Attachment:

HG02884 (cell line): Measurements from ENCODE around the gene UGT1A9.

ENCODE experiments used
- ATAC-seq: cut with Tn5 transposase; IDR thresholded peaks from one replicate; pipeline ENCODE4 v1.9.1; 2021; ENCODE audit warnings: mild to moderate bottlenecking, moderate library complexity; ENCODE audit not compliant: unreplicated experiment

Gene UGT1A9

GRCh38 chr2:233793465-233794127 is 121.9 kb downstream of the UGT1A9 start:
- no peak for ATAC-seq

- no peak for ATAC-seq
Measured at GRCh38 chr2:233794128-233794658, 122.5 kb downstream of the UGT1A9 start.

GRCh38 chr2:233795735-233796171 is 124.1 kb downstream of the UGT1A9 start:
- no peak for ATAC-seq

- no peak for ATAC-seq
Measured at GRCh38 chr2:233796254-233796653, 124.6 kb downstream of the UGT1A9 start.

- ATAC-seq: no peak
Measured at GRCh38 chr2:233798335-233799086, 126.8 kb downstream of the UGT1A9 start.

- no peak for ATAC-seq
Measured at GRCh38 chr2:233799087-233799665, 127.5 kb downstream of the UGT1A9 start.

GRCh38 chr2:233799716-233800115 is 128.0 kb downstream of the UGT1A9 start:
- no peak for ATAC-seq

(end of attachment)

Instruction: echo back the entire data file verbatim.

HG02884 (cell line): Measurements from ENCODE around the gene UGT1A9.

ENCODE experiments used
- ATAC-seq: cut with Tn5 transposase; IDR thresholded peaks from one replicate; pipeline ENCODE4 v1.9.1; 2021; ENCODE audit warnings: mild to moderate bottlenecking, moderate library complexity; ENCODE audit not compliant: unreplicated experiment

Gene UGT1A9

GRCh38 chr2:233793465-233794127 is 121.9 kb downstream of the UGT1A9 start:
- no peak for ATAC-seq

- no peak for ATAC-seq
Measured at GRCh38 chr2:233794128-233794658, 122.5 kb downstream of the UGT1A9 start.

GRCh38 chr2:233795735-233796171 is 124.1 kb downstream of the UGT1A9 start:
- no peak for ATAC-seq

- no peak for ATAC-seq
Measured at GRCh38 chr2:233796254-233796653, 124.6 kb downstream of the UGT1A9 start.

- ATAC-seq: no peak
Measured at GRCh38 chr2:233798335-233799086, 126.8 kb downstream of the UGT1A9 start.

- no peak for ATAC-seq
Measured at GRCh38 chr2:233799087-233799665, 127.5 kb downstream of the UGT1A9 start.

GRCh38 chr2:233799716-233800115 is 128.0 kb downstream of the UGT1A9 start:
- no peak for ATAC-seq